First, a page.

• What is a compelling question or prompt that will engage my audience with this topic?
Use these related skills: Network

BACK TO THE STORY

All Hong Kong residents needed to know more about traditional skills and local products and how diverse occupations can contribute to the cultural and economic life of the city. Despite the need for more comprehensive understanding among all city residents, there were rarely opportunities for people to exchange knowledge, experiences and perspectives. CMP wanted stakeholders in the community to see the need and hope that existed behind individual grievances over the way the city was developing. They hoped to do this by creating a forum to highlight the commonalities and differences that inform diverse positions on civic topics.

SELECT EXEMPLARS AND PLAN A SHOWCASE

There are many resources available to plan powerful presentations (see resources below). A basic plan is to simply share the examples with an audience in the form of a basic oral presentation and invite questions and comments. However, presentations can foster more meaningful exchange if they help to build social relationships between presenters and audience members. Human connection is based on empathy, caring, and respect. When information and ideas are shared with attention to these values, then responses are more likely to lead to complex understanding of problems and then solutions that address mutual ambitions.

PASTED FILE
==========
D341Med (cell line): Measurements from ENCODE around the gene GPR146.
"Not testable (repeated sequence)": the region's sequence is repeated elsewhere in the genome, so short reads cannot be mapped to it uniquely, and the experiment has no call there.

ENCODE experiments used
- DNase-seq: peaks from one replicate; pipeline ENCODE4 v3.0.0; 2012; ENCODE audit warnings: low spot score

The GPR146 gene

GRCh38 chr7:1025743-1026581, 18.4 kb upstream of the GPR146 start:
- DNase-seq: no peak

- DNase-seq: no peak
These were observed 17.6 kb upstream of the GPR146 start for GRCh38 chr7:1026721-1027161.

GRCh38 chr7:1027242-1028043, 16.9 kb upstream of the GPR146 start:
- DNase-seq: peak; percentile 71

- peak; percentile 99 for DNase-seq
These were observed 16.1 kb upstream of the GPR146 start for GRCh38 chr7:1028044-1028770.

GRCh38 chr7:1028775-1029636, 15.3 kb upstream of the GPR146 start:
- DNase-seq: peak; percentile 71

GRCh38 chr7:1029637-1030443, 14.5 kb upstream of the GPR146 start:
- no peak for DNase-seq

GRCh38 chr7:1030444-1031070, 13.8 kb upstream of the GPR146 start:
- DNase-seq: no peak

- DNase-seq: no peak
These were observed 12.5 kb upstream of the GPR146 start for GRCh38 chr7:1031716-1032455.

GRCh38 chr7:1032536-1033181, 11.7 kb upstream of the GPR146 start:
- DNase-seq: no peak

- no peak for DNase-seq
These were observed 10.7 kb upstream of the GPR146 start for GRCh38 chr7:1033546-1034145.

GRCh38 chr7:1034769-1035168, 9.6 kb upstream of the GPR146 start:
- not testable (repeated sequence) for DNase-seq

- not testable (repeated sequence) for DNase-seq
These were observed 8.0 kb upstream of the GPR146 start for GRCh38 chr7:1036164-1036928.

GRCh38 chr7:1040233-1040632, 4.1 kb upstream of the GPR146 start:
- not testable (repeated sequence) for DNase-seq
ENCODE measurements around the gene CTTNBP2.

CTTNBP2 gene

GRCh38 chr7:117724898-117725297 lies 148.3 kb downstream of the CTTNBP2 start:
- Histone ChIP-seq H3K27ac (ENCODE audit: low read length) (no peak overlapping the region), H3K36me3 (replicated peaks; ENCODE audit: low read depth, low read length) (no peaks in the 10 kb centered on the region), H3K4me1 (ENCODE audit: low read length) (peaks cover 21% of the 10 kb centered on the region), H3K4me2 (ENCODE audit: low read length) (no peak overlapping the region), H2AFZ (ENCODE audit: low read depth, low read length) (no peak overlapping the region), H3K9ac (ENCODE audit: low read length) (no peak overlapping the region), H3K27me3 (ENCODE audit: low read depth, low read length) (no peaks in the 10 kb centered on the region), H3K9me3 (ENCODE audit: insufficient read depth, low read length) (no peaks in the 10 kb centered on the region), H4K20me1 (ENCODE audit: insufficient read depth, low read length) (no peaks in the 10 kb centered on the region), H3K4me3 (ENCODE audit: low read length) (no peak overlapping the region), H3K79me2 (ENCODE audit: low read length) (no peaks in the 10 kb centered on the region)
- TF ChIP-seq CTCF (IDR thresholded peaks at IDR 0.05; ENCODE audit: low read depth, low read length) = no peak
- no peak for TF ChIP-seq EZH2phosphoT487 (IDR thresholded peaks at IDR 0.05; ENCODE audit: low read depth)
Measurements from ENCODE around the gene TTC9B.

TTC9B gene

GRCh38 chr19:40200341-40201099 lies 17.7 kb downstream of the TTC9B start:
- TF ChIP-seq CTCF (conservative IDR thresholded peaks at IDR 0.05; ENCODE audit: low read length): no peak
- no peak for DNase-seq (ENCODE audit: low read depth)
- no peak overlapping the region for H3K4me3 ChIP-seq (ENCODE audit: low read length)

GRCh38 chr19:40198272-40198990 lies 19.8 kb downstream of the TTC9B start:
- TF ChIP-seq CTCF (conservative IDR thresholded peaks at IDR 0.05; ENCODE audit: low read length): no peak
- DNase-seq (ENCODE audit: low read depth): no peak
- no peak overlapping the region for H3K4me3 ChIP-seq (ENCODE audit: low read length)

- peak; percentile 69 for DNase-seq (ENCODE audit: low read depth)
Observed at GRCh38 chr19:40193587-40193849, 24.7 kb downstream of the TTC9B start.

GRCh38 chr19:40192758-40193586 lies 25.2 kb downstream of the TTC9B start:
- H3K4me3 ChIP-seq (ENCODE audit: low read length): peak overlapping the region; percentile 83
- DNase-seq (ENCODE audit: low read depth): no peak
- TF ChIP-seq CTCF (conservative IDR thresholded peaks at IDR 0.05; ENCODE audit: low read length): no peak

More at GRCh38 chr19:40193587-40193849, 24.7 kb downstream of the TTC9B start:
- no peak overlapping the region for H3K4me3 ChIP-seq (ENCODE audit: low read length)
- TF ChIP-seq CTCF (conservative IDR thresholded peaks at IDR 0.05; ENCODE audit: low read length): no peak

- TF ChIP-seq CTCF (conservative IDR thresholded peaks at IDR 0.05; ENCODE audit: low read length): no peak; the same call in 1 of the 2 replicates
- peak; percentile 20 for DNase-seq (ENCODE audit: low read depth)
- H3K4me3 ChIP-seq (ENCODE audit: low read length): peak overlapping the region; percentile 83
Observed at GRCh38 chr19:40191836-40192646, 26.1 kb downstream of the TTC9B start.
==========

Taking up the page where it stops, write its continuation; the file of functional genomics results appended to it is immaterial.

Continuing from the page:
Meet with potential presenters to select the best style of presentation to engage an audience with the core message. Work in collaboration to create criteria for selecting materials that will be showcased. Using these criteria, presenters may select exemplars of work that portray the themes that you wish to highlight. Before a final showcase, look across all of these examples to collectively analyze the message that is portrayed. Consider supplementing with additional samples or explanation.

Ask questions such as:

  • What type of presentation will best highlight this knowledge and experiences you wish to share with others?
  • What are examples of this topic and what does it say about the core message?
  • What supporting materials will help make the presentation more engaging?
Use these related skills: Create, Dialogue, Facilitation, Space

BACK TO THE STORY